When were pubs invented?
Discover how foreign conquerors helped shape a British institution
(Image source: Pixabay)
When the Romans invaded Britain in 43 CE, they brought with them all the trappings of civilised living: walled cities, literacy, sanitation — and pubs. Known as tabernae — the origin of the English word ‘tavern’ — these establishments sold wine to thirsty workers and soldiers. However, as the Romans left and the Anglo-Saxons settled in the British Isles, ale became the tipple of choice.
Brewers opened up their homes as alehouses, which grew so popular that in 965 King Edgar I restricted them to one per village. These taverns and alehouses continued to adapt. When the Normans conquered Britain in 1066, newly built monasteries began brewing their own beer to sell to weary pilgrims, while nearby inns offered refreshment and rest to travellers on the road to holy sites in Britain and beyond.
In 1393 King Richard II ordered that all drinking establishments must display a sign outdoors — normally an illustration as the majority of people were illiterate. These signs would usually have religious themes, with images of saints and angels, but this became taboo in the 16th century when King Henry VIII broke from the Roman Catholic Church. Cautious innkeepers were quick to show their loyalty to the monarch by changing the names of their premises, adopting royal names such as The King’s Arms or The Greyhound — appealing to the Tudor tyrant’s love of hunting.
In 1552, the Alehouse Act was passed by the monarch, which stated that a licence provided by the local Justice of Peace was needed in order to sell beer or wine. But this legislation didn’t stop pubs from continuing to boom, with many
later naming themselves The Red Lion in honour of King James VI of Scotland acceding to the throne of England in 1603. Beer was often cleaner than water and cheaper than tea, with alcoholic drinking remaining widespread in Victorian Britain even after the temperance movement. These public houses — shortened to ‘pubs’ — featured new-fangled beer engines that could pump the liquid from underground cellars to customers’ glasses in seconds. As drinking cultures changed during the 19th century, venues diversified into gin palaces, music halls and nightclubs, but the British public hasn’t called time on the traditional pub just yet.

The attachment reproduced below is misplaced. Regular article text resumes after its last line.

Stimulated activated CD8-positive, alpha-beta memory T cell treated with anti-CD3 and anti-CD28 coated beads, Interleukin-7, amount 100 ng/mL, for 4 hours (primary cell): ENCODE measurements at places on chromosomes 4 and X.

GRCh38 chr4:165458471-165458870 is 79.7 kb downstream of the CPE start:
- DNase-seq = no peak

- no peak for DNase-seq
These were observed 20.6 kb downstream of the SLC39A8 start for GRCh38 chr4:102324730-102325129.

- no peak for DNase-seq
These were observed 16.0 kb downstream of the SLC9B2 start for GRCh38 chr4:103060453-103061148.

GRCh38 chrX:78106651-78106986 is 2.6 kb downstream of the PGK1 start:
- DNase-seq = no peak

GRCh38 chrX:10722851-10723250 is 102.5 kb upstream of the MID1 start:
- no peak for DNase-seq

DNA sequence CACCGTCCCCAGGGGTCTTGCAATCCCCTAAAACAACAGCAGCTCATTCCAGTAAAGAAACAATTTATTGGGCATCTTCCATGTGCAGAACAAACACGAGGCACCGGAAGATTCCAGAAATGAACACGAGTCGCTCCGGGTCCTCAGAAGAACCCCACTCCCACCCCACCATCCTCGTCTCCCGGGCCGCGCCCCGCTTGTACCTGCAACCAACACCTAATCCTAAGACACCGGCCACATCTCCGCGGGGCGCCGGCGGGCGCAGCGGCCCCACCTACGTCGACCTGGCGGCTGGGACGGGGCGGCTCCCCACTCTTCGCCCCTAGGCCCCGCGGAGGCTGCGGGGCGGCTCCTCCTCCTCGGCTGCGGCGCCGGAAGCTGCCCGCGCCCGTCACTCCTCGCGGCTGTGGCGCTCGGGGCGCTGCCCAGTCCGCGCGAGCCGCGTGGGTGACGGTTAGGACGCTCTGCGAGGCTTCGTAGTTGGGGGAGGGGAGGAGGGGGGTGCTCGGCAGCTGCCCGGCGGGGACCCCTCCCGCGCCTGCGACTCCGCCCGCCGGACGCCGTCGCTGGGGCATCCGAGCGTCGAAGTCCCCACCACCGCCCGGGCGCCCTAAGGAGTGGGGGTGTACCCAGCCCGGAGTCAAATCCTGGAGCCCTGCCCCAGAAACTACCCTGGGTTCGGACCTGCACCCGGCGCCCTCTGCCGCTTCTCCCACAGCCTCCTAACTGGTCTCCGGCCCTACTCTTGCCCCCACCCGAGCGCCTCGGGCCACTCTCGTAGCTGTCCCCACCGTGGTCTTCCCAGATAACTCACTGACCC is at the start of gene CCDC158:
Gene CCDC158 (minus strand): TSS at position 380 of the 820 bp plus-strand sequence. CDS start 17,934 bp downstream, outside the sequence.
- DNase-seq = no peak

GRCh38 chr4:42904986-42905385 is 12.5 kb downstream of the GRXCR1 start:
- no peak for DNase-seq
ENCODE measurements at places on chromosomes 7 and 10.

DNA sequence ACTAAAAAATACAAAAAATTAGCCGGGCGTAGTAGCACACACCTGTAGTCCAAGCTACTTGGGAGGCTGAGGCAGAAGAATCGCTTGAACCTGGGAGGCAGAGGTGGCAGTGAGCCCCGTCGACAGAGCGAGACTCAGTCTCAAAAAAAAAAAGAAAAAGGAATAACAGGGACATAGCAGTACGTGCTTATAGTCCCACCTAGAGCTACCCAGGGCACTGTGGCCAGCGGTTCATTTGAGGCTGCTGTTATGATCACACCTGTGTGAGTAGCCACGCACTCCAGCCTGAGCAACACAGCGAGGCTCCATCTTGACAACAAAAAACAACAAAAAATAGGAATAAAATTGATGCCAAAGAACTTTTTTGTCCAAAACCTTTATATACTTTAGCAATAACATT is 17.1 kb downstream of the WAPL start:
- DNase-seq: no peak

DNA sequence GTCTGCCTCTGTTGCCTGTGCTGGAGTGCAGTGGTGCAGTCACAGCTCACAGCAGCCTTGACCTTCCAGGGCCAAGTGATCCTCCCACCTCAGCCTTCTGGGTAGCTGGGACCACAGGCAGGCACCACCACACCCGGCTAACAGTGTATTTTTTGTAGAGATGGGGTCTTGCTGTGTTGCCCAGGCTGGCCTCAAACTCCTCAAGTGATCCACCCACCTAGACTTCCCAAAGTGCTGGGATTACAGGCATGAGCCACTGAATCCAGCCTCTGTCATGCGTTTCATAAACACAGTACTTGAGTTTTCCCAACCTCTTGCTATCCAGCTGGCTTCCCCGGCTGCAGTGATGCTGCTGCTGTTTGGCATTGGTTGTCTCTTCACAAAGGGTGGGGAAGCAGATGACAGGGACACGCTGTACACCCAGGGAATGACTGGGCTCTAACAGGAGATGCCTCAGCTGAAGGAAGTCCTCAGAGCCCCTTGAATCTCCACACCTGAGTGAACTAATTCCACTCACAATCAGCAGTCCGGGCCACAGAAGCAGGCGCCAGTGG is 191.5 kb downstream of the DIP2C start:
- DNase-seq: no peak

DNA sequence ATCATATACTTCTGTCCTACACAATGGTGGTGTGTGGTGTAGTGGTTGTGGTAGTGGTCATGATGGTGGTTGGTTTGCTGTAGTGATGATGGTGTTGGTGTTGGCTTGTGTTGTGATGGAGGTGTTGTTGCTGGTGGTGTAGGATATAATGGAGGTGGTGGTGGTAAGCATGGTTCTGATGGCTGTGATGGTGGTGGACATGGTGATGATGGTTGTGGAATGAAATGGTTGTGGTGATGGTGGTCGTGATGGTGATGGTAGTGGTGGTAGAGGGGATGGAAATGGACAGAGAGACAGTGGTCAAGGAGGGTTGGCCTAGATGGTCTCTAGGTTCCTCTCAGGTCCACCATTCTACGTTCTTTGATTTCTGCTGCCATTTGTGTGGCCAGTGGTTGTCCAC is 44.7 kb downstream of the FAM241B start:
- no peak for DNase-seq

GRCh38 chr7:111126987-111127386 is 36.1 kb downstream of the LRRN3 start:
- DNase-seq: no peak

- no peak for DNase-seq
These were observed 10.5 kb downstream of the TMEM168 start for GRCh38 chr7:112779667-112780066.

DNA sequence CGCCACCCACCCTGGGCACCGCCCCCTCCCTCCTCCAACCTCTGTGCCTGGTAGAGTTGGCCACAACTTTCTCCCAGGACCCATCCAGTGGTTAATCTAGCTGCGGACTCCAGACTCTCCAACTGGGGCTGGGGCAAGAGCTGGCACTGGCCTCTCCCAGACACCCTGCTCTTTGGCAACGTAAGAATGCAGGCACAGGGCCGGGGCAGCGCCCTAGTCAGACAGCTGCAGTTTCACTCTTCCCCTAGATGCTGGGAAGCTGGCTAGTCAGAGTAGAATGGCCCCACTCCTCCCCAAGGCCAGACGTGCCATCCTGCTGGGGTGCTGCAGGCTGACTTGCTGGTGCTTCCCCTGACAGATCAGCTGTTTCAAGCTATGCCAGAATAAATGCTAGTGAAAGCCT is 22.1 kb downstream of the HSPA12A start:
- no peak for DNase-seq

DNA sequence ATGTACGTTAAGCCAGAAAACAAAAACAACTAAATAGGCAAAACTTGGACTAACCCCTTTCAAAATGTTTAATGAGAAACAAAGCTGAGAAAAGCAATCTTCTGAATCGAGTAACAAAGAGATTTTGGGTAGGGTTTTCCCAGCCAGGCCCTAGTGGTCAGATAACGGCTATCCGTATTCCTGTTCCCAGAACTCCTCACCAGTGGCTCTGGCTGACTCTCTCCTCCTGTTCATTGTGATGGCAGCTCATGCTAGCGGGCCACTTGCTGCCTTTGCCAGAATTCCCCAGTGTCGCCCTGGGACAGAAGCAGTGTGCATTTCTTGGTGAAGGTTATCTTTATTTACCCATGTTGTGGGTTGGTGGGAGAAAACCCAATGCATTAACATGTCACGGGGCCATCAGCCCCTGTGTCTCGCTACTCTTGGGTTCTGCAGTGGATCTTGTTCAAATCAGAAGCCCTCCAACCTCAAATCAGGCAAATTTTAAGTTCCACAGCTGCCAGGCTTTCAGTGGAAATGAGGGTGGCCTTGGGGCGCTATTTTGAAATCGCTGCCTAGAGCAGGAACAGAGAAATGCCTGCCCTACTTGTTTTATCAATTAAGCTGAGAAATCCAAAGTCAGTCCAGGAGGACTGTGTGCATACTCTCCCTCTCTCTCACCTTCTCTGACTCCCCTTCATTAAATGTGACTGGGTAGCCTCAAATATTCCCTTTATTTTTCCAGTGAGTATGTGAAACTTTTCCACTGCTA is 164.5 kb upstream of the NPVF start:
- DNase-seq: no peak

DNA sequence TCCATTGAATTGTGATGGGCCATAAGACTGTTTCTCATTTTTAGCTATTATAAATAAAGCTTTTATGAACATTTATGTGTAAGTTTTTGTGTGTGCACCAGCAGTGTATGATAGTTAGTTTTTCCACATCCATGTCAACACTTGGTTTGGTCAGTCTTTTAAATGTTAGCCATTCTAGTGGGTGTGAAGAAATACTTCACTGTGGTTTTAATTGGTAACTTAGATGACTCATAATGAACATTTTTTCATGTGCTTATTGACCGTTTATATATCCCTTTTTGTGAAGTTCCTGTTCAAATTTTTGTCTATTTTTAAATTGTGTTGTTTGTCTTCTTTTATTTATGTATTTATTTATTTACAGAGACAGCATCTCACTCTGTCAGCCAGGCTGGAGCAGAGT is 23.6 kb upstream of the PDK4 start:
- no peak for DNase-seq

Ye Olde Trip to Jerusalem claims to be the oldest inn in England (Image credit: Ian Wilson)
Five of the oldest Inns:
1. Ye Olde Fighting Cocks: St Albans, Hertfordshire
Reportedly dating back to the 8th century, this pub is perhaps named after the blood sport that took place here.
2. Ye Olde Trip to Jerusalem: Nottingham
This inn claims to have been established in 1189 CE — the year Richard the Lionheart became king.
3. Ye Olde Cheshire Cheese: Fleet Street, London
Rebuilt after the 1666 Great Fire of London, this slice of history hosted famous literary figures like Charles Dickens and Samuel Johnson.
4. Adam and Eve: Norwich, Norfolk
This ancient alehouse from the 13th century used to quench the thirst of workmen building the nearby cathedral.
5. The Clachan Inn: Loch Lomond, Scotland
Established in 1734, its name means ‘a building of stone’, as during this time most other buildings were made of turf.
This article was originally published in How It Works issue 107, written by Jodie Tyley
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